On Saturday, President Donald Trump wore a mask in public for the first time during a visit to wounded soldiers and health care workers at Walter Reed military hospital outside Washington.
The debate over masks in the United States has become an increasingly political one, underscored by Trump’s prior refusal to don one in public despite his aides urging him that it was necessary to do so to send a message to Americans.
A June Pew Research Center Poll revealed that more Democrats than Republicans said that they wore masks in public.
Touching on the politicized issue in a Wall Street Journal interview in June, Trump said that some people wear masks to signal their disapproval of him.
On Saturday, Trump told reporters outside the White House on Saturday, before his visit, “I love masks in the appropriate locations.”
He added, “I think when you’re in a hospital, especially in that particular setting, where you’re talking to a lot of soldiers and people that, in some cases, just got off the operating tables, I think it’s a great thing to wear a mask. I’ve never been against masks, but I do believe they have a time and a place.”
The Centers for Disease Control and Prevention (CDC) recommends that individuals wear close fitting cloth masks in public to mitigate the spread of COVID-19.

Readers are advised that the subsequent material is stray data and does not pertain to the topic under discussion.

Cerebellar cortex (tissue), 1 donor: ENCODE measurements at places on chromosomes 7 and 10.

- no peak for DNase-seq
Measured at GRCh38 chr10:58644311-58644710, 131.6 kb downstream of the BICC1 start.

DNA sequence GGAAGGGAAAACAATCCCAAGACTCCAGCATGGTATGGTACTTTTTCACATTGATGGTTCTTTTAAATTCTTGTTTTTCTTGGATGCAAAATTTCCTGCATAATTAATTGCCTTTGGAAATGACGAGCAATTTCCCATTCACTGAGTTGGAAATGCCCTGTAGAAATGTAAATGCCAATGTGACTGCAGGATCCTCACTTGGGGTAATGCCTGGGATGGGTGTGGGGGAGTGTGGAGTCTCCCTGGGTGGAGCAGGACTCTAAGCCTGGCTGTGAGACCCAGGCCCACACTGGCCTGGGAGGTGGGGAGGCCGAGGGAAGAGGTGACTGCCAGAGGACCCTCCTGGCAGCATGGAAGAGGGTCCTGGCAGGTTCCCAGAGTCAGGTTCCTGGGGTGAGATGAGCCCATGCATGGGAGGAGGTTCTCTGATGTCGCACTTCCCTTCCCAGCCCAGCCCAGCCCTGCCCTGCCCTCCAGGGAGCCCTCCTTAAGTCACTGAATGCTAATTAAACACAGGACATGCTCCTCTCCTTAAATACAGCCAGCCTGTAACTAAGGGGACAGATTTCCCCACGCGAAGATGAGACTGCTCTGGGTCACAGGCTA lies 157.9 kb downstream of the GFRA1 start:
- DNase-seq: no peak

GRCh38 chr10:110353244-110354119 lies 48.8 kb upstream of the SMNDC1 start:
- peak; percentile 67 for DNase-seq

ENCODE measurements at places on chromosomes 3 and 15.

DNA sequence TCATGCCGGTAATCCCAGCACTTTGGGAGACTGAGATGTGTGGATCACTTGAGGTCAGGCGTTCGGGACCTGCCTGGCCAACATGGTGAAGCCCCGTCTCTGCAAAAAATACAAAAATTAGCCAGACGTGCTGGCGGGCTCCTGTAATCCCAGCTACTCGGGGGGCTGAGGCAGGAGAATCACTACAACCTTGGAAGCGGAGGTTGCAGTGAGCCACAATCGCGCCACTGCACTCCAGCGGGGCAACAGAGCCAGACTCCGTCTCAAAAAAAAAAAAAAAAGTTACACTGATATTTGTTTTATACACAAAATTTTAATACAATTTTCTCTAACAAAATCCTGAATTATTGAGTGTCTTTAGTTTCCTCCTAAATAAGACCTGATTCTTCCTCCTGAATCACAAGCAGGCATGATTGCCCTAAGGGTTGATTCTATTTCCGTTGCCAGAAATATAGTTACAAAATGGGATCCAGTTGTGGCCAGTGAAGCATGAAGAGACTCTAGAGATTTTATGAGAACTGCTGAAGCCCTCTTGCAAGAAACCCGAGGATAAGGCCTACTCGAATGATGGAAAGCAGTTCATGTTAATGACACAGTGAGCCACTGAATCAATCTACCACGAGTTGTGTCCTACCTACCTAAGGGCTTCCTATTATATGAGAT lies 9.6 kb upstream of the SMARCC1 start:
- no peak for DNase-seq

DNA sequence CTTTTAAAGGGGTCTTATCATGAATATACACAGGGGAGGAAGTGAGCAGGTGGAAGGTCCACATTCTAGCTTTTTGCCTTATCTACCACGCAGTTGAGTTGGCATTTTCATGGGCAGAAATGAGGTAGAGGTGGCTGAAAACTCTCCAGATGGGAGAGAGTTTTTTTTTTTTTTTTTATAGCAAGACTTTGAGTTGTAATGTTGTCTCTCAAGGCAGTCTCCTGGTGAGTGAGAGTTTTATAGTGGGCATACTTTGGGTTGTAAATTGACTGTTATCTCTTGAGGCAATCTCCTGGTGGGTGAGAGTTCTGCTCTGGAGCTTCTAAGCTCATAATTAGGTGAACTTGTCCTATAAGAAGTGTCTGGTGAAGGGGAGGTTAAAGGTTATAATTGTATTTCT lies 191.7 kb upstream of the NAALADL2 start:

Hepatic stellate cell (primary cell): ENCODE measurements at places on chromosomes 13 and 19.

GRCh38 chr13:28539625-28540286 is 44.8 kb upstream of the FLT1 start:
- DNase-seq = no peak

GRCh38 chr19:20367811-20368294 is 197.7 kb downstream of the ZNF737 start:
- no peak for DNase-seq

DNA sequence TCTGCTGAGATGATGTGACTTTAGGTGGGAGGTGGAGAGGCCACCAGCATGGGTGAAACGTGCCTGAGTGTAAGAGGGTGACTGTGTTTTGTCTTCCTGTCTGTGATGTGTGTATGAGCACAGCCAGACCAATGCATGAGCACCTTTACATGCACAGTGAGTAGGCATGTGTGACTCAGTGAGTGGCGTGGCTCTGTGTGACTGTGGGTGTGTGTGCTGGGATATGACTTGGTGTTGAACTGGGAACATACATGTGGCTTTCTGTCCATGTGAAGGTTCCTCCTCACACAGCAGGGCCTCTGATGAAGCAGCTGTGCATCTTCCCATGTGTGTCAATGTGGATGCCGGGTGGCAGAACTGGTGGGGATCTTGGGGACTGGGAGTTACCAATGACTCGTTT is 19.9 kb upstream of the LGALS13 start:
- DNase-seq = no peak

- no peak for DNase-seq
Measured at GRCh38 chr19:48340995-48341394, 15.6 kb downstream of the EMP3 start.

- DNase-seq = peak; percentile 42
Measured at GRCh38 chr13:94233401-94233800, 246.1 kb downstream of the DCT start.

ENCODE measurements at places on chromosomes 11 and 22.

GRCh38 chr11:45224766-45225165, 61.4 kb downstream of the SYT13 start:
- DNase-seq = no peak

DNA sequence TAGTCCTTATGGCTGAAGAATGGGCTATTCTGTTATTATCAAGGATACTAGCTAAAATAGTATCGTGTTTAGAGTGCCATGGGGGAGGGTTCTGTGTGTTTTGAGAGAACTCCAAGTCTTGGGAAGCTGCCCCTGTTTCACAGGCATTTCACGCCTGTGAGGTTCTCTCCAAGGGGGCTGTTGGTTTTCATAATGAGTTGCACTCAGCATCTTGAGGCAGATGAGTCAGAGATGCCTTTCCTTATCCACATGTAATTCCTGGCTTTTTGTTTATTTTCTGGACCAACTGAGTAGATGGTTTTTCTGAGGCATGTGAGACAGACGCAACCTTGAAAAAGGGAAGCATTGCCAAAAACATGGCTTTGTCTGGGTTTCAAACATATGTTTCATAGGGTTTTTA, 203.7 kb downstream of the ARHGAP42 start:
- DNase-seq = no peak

A model developed by the University of Washington’s Institute for Health Metrics and Evaluation projected that the nationwide use of masks could prevent between 17,742 to 28,030 deaths in the US before October 1.
With the renewed surge in COVID-19 cases across the nation, more than 20 states now mandate the use of face masks in public. But some states, such as Florida and Arizona, have not issued such orders, despite being two of the hardest hit states.
On Saturday, the US reported 66,528 new cases, its highest record yet, according to a tally by Johns Hopkins University.
However, the president has not always been receptive to the CDC’s recommendation that people wear masks in public.
“I don’t think I’m going to be doing it. Wearing a face mask as I greet presidents, prime ministers, dictators, kings, queens — I just don’t see it,” Trump told reporters in an April news conference he held to announce CDC’s recommendation on mask wearing in public.
Meanwhile, Dr. Peter Hotez, the Dean for the National School of Tropical Medicine at Baylor College of Medicine, criticized the debate on masks as “ridiculous” in an interview with CNN on Saturday.
“The fact that we are still discussing masks is ridiculous. We have to do so much more right now to help slow this terrible onslaught that we are facing from Covid-19. With a steep acceleration, we are going to hit 70,000 cases this week.”
“We have no national plan, national roadmap how to deal with this and how to stop it,” Dr. Hotez added.
The US remains the nation worst hit by the COVID-19 pandemic, with more than 3.2 million cases and 135,000 deaths reported since it first hit the country.
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